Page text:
A new Nevada law expanding the fiduciary responsibilities of certain financial professionals could have implications well beyond the border of the Silver State, supporters and critics agree — for significantly different reasons.
Enacted in July, the law places fiduciary responsibilities on broker-dealers, registered investment advisers and some financial services sales representatives. Previously, these professionals were excluded from the existing state law covering the fiduciary duties of "financial planners."
The impact on retirement plans, institutional investors and individual investors remains uncertain pending regulations to implement the law amid critics' arguments that it conflicts with the Employee Retirement Income Security Act as well rules set by the Securities and Exchange Commission. The law appears to be the first of its kind at the state level, but that's little comfort to critics.
"It's a concern that this situation proliferates to 50 different states' legislation," said Brian Graff, CEO of the American Retirement Association, Arlington, Va., whose organization opposes the law. "Imagine dealing with 50 different state courts" if plaintiffs sue under expanded state laws.
The ARA is an umbrella group for trade groups representing plan sponsors, actuaries, consultants, administrators, insurance professionals, financial advisers, accountants, attorneys and human resource managers.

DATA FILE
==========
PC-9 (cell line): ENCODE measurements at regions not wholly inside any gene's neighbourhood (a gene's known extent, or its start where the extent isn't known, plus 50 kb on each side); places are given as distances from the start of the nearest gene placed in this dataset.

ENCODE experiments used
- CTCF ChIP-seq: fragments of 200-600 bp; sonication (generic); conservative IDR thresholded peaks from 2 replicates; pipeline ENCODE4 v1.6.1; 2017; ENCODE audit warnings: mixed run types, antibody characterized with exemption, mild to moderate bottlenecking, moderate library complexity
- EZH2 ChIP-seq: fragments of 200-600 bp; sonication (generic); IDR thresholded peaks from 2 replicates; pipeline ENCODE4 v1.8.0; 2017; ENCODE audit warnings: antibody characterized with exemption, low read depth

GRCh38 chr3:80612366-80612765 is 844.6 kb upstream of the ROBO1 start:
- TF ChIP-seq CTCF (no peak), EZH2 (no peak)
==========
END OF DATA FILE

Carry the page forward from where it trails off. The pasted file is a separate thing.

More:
Supporters say the new law is a response to President Donald Trump's effort to delay, dilute and perhaps demolish the Department of Labor's fiduciary rule developed under former President Barack Obama (Pensions & Investments, Aug. 29, 2017). They say some state legislatures, alarmed at the status of the fiduciary rule, might follow Nevada's approach.
These financial professionals "should put their clients' needs before their own," state Sen. Aaron Ford said in an interview. He introduced the fiduciary duty legislation – Senate Bill 383 – on March 20. The bill was signed by Nevada Gov. Brian Sandoval on June 2.
Mr. Ford, the state Senate majority leader, said the legislation reflected his concern that the federal fiduciary rule would be weakened by President Trump. He introduced the bill shortly after the Department of Labor announced an initial delay in implementing the fiduciary rule.
Given the uncertainty of the federal rule, "we have to protect the citizens of Nevada," said Mr. Ford. He added legislators from several other states have contacted him, but he declined to identify them.
"We want everybody giving (financial) information to be giving the best information," said Barry Gold, director of government relations for AARP Nevada, a supporter of the law. "We supported it at the state level and we supported the fiduciary rule at the national level."